# How do I find the MLE of the APE distribution in R?

The random variable $$Y$$ is said to have a two-parameter APE distribution, denoted by $$\text{APE}(\alpha, \lambda)$$, with the shape parameter $$\alpha>0$$ and scale parameter $$\lambda>0$$ if the density function is:

$$f_Y(y) = \begin{cases} \log (\frac{\log \alpha}{\alpha-1}) \cdot \lambda e^{-\lambda y} \cdot \alpha^{1-e^{-\lambda y}} & & & \text{for } \alpha \neq 1 \\[8pt] \lambda e^{-\lambda y} & & & \text{for } \alpha = 1 \\[6pt] \end{cases}$$

Let $$Y_1, Y_2,..., Y_n \sim \text{IID APE}(\alpha,\lambda)$$ be a random sample from the APE distribution. Then the log-likelihood function is:

$$\ell_\mathbf{y}(\alpha,\lambda) = n \log \alpha + n \log \bigg( \frac{\log \alpha}{\alpha-1} \bigg) + n \log \lambda - \lambda \sum_i y_i - (\log \alpha) \sum_i e^{-\lambda y_i}.$$

How do I find MLE of this distribution in R? My data is given below:

1 4 4 7 11 13 15 15 17 18 19 19 20 20 22 23 28 29 31 32 36 37 47 48 49 50 54 54 55 59 59 61 61
66 72 72 75 78 78 81 93 96 99 108 113 114 120 120 120 123 124 129 131 137 145 151 156 171
176 182 188 189 195 203 208 215 217 217 217 224 228 233 255 271 275 275 275 286 291 312
312 312 315 326 326 329 330 336 338 345 348 354 361 364 369 378 390 457 467 498 517 566
644 745 871 1312 1357 1613 1630

• Questions only about R is prone to be closed, consider reformulate to have emphasis on the statistical question about estimation. Jul 12, 2020 at 15:27

You can find MLE equations for this distribution in Mahdvai and Kundu (2017) (accessible version here). As you can see from the paper, computing the MLE requires you to solve a critical point equation for $$\lambda$$ and you can then compute the MLE for $$\alpha$$ from this. The paper also contains further information on the asymptotic distribution of the MLE, etc.

Implementation in R: This can be done in R using nonlinear optimisation with the nlm function, or by solving the critical point equation with the uniroot function. Using one of the critical point equations, Mahdvai and Kundu (2017) give the MLE of the first parameter as the function:

$$\hat{\alpha}(\mathbf{y},\lambda) = \exp \Bigg( \frac{\sum_i y_i - n/\lambda}{\sum_i y_i e^{-\lambda y_i}} \Bigg).$$

You can substitute this function into the log-likelihood function or the remaining critical point equation. In the code below, we will substitute into the log-likelihod function and then maximise using the nlm function. (As the starting point for the iterative optimisation procedure, we will use the MLE for the exponential distribution.)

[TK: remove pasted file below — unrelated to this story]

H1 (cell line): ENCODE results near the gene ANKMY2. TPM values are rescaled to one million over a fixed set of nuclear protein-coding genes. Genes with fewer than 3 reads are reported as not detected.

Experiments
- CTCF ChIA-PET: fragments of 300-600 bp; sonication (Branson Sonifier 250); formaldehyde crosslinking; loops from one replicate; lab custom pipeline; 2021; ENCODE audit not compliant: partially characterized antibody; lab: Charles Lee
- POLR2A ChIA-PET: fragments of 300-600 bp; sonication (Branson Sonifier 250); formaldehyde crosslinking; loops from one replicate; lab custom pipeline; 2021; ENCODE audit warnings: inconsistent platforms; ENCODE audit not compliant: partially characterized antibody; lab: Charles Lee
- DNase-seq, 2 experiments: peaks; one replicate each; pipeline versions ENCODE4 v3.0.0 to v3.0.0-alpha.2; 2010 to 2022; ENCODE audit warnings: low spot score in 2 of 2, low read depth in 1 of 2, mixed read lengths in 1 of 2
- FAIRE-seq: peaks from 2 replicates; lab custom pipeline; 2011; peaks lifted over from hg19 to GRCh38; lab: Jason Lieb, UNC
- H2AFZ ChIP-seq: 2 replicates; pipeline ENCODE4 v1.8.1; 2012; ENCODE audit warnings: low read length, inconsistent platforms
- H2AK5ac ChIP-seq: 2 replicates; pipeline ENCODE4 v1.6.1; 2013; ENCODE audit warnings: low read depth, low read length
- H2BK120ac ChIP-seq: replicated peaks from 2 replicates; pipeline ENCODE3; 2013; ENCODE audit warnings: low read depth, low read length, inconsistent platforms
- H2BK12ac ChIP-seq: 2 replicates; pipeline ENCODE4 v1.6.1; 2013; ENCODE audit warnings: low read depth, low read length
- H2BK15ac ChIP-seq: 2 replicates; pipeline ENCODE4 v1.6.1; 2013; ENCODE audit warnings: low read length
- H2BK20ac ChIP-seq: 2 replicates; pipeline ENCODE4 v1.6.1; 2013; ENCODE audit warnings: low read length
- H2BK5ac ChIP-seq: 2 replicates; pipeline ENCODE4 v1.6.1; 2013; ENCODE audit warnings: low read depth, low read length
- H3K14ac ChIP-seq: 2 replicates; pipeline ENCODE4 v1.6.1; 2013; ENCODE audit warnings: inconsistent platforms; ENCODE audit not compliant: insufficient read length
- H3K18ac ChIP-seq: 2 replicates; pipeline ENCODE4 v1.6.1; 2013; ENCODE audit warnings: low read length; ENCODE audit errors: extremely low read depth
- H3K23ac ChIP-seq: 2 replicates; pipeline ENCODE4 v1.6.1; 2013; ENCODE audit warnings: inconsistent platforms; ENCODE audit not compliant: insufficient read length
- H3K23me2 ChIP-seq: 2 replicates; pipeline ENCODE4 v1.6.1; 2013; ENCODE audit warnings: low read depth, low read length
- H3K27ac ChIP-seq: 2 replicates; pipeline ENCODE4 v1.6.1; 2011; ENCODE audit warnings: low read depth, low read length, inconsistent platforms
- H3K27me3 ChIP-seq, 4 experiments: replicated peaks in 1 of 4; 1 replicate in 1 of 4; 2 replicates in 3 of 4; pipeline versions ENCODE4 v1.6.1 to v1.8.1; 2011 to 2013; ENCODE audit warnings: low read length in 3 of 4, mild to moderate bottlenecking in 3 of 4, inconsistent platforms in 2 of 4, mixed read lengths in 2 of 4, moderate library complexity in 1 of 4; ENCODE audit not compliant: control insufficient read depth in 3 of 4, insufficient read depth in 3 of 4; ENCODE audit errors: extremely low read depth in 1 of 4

#Set the MLE function for alpha
LOG_ALPHA_HAT <- function(y, lambda) {
n   <- length(y);
NUM <- sum(y) - n/lambda;
DEN <- sum(y*exp(-lambda*y));
NUM/DEN; }

#Set the log-likelihood function
LOGLIKE <- function(y, lambda) {
la <- LOG_ALPHA_HAT(y, lambda);
if (la == 0) {
LL <- n*log(lambda) - lambda*sum(y); } else {
LL <- n*la + n*log(la/expm1(la)) + n*log(lambda) -
lambda*sum(y) - la*sum(exp(-lambda*y)); }
LL; }

#Input the data
DATA <- c(1, 4, 4, 7, 11, 13, 15, 15, 17, 18, 19, 19, 20, 20, 22, 23, 28,
29, 31, 32, 36, 37, 47, 48, 49, 50, 54, 54, 55, 59, 59, 61, 61,
66, 72, 72, 75, 78, 78, 81, 93, 96, 99, 108, 113, 114, 120, 120,
120, 123, 124, 129, 131, 137, 145, 151, 156, 171, 176, 182, 188,
189, 195, 203, 208, 215, 217, 217, 217, 224, 228, 233, 255, 271,
275, 275, 275, 286, 291, 312, 312, 312, 315, 326, 326, 329, 330,
336, 338, 345, 348, 354, 361, 364, 369, 378, 390, 457, 467, 498,
517, 566, 644, 745, 871, 1312, 1357, 1613, 1630);

#Maximise the log-likelihood function
OBJECTIVE  <- function(lambda) { - LOGLIKE(y = DATA, lambda) }
START      <- c(1/mean(DATA))
NLM        <- nlm(OBJECTIVE, p = START);
LLMAX      <- - NLM$$minimum; MLE_LAMBDA <- NLM$$estimate;
MLE_ALPHA  <- exp(LOG_ALPHA_HAT(y, MLE_LAMBDA));
MLE        <- data.frame(alpha = MLE_ALPHA, lambda = MLE_LAMBDA, loglike = LLMAX);
rownames(MLE) <- 'MLE';


We can now display the MLE computed using this optimisation:

#Show the MLE
MLE;

alpha       lambda   loglike
MLE 0.00366583 0.0009550325 -700.6492

• How should i do that? @Ben - Reinstate Monica Jul 12, 2020 at 21:52
• The value of log likelihood should be in negative(preferably -701.2132) , and the values of MLE of alpha and lambda is 0.2807 and 0.0030 according to the same paper i'm working on. Jul 13, 2020 at 4:05
• The value I have obtained appears to give a higher log-likelihood, so please check your numbers.
– Ben
Jul 13, 2020 at 4:27
• I'm not sure why the values are different when we are using the same data!! Jul 13, 2020 at 4:55
• @matrikashukla, please avoid asking too many or new questions in comments. It is OK to ask the OP to get greater clarity about an aspect that is unclear to you, but there is a limit to this. If you have a new or follow-up question, start a new thread. You can link back to this one for context, if appropriate. Jul 20, 2020 at 1:06